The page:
Voytek Hołysz: 

And probably it involves more experts than the other projects you mentioned because there are more different elements involved.

Mikołaj Wiewióra: 

Yes. It takes a little bit more headcount.

Voytek Hołysz: 

Maybe we should go through our design process and talk about each stage and what's the headcount for each of them? Maybe not necessarily what that stage is about, but why, at this stage, do we need, for example, this many people for this amount of time to deliver that sort of effect? For those who are interested in our design process, we have a separate video about it, so you can go and check it out on our channel. Now, we're not going to talk about the specifics of each stage, just the way we approached budgeting at each of these stages, because not every project is a full process; some projects are just one to three stages.

Mikołaj Wiewióra: 

You can join at any point during the process.

Voytek Hołysz: 

Okay, so let's start at the very beginning.

Mikołaj Wiewióra: 

Let's finish with the hardest projects first. So, when you have two designs with more than one concept for the client, it means more than one product, like a family of products. It's usually the hardest thing because you have to take into consideration not just one product but three or four—it depends on the project. So, you take all these easy and medium steps into this third step, which is the most difficult to work on. 

Now, let’s jump into the design process and all the details about the time and budgeting. We can start with predesign. And at this stage, we are discovering what the project is about. Of course, we've got the brief, but when we read the brief, it's just language; we have to understand it and then translate it into a specification for the project. So that both sides understand what is to be done.

Voytek Hołysz: 

And this is one of those parts that you mentioned that are more on the fixed-price sort of stage because the amount of work we need to do is more predictable.

Mikołaj Wiewióra: 

Yes, we take a little risk at this level because we need to extract as much information as possible from the client and from the topic of the project to be sure that we are going to design what the client needs.

Voytek Hołysz: 

Okay, so who runs this stage of the process? And what's the work involved?

Mikołaj Wiewióra: 

This stage of the process is led by a team leader or a senior designer because he is the most experienced person to ask questions. But of course, these questions are a synthesis of questions that we have as a team. Because we work on the brief, we set a list of questions or write the list of questions to the client, and then we meet with the client and go through these questions, so that we are able to describe the project in a more technical way with a better understanding of the potential client or users of this project. This predesign phase can last anywhere from one week for a simple project to months if we want to uncover all of the project's fine details. But it usually takes from one week to four weeks to unfold.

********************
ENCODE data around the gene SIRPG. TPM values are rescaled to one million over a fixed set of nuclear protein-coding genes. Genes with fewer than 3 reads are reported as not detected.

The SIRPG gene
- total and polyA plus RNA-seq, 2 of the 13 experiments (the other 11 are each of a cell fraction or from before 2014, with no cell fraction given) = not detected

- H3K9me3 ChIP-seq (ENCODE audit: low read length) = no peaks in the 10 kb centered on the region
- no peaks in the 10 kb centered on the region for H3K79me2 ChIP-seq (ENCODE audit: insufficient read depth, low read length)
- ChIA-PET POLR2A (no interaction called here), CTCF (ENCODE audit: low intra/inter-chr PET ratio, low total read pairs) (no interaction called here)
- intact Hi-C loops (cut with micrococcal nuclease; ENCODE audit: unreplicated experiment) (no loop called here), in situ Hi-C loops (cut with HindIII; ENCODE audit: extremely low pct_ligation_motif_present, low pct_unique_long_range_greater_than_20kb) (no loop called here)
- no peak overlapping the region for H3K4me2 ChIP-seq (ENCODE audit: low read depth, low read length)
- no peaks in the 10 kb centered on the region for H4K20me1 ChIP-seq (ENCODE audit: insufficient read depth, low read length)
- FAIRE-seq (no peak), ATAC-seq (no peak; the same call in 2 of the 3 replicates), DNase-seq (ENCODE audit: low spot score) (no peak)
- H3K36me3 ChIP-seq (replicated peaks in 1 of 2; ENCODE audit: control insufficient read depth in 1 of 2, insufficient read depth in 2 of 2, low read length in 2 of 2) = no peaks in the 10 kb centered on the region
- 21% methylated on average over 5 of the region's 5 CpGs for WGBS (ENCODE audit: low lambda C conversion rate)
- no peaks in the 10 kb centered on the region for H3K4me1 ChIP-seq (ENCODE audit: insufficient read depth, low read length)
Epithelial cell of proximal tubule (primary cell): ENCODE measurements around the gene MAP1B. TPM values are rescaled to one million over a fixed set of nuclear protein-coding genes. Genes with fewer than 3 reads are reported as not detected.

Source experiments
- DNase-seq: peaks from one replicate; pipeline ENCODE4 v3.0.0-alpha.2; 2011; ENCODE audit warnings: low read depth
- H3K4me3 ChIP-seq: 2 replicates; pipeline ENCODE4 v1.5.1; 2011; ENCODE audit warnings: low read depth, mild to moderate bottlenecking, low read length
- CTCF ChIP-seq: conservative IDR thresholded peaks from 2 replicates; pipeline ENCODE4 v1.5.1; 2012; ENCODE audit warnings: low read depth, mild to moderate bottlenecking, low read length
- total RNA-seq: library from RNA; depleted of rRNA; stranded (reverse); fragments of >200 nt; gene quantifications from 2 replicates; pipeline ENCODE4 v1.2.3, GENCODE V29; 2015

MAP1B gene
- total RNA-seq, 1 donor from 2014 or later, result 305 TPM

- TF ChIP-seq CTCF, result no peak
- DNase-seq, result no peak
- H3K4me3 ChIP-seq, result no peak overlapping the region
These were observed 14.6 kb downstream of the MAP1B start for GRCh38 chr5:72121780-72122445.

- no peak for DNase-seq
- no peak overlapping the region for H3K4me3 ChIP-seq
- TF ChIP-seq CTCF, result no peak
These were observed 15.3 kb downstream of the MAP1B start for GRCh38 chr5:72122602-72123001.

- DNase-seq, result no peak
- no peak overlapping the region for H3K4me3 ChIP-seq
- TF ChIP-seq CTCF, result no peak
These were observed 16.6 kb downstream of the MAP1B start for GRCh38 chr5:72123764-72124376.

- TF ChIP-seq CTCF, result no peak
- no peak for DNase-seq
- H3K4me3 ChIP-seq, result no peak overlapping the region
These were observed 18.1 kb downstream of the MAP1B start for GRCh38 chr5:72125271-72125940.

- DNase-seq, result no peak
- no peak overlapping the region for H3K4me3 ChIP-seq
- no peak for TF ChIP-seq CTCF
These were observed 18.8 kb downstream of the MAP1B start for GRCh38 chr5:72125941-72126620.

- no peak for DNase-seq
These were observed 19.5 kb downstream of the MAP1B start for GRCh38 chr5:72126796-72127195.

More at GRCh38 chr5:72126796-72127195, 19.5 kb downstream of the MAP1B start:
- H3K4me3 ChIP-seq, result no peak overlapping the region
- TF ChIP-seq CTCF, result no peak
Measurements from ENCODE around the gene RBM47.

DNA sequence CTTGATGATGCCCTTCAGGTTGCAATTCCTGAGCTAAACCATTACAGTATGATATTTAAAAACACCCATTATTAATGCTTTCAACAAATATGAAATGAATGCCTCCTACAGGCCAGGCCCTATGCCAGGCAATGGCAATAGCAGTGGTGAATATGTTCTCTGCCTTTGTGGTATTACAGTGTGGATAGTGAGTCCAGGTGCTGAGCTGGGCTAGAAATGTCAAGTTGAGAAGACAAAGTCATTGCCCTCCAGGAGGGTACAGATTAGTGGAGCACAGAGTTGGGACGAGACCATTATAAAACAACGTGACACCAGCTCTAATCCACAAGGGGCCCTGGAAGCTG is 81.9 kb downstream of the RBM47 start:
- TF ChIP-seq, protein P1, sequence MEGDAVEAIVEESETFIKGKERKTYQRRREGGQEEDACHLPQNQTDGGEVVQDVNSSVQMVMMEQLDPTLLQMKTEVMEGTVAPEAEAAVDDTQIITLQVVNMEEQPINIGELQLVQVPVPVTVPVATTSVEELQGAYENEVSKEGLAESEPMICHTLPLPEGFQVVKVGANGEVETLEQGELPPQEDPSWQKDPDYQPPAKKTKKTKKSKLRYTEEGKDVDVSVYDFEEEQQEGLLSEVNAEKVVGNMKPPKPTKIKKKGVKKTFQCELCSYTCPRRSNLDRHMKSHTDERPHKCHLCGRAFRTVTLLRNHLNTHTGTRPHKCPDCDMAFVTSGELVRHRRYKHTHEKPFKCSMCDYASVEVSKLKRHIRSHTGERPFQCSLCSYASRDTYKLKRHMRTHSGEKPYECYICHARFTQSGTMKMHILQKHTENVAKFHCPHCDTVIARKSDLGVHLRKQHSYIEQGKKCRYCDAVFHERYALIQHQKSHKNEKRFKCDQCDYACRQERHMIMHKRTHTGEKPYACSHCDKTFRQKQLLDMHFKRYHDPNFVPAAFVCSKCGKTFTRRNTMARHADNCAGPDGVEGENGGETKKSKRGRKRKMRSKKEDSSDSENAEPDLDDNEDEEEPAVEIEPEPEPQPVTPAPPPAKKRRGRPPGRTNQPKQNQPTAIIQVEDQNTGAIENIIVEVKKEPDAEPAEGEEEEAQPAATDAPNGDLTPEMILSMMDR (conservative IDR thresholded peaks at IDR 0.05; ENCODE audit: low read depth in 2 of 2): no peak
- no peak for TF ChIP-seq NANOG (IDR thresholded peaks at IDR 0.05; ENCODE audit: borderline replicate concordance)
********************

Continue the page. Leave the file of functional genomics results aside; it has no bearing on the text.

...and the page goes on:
Voytek Hołysz: 

I think it's important to mention that no matter—correct me if I'm wrong—whether a client comes in with a somewhat detailed brief or they come with a vague brief or with vague descriptions, even if the brief is pretty specific in its language and its detail, we still need to verify if these assumptions are correct. So, no matter if the brief is pretty vague or very detailed, we basically still need to go through the whole brief and verify if it's okay.

Mikołaj Wiewióra: 

Yes, because, as I said, language is a communication tool, but it's not as precise as the specifics and common understanding of each sentence. Because sometimes you write a sentence, and you think that it's totally understandable, but someone reads it, and it means a different thing to them. As a result, we must develop a common language on the subject.And we have to make sure that we understand each other—what does a particular sentence mean?

Voytek Hołysz: 

So, that's the predesign phase. The next one is conceptual design.

Mikołaj Wiewióra: 

Yes. Conceptual design is the most predictable stage. Because once we know what to design, then we can start with the creative process. And we usually make it in four to six weeks. Even if the project is complicated, once you know all the details, it simply needs more people and more communication. So, that's why it takes longer, maybe six or seven weeks or something like that. But it's not too difficult to predict the time frame because it's a conceptual phase, a phase where we are thinking of the brand, the style, and the proposed values.

We are making conceptual models, so they are not as complicated as the final production models. Because we make the skin, we make the outside of the product.

Of course, taking all the technical requirements and assumptions into consideration, it's not that we are delivering beautiful imagery or pictures that are not possible to turn into a physical product. But of course, what we've learned is that it's super hard to translate the same model, the same 3D model that is a conceptual one, into a physical one. So, we have to jump into another phase, which is the mechanical phase. But let's leave it there for now. We are still working on the conceptual phase.

Voytek Hołysz: 

So, for this conceptual phase, who's on the team? Because from what you're saying, it's not just about designing; it's also part engineering.

Mikołaj Wiewióra: 

Yes, the team is usually around four people. Sometimes more, sometimes less, but we are not working in a group with less than three people. We are working on this project in such a manner that one designer should deliver at least one concept. We believe that we should take as much as we can from a team as opposed to a freelance design studio, which has a single or two designers. And of course, I know that each of my designers has her or his own style. So, it's good to show the client different styles of proposed designs instead of showing three different designs in a similar style.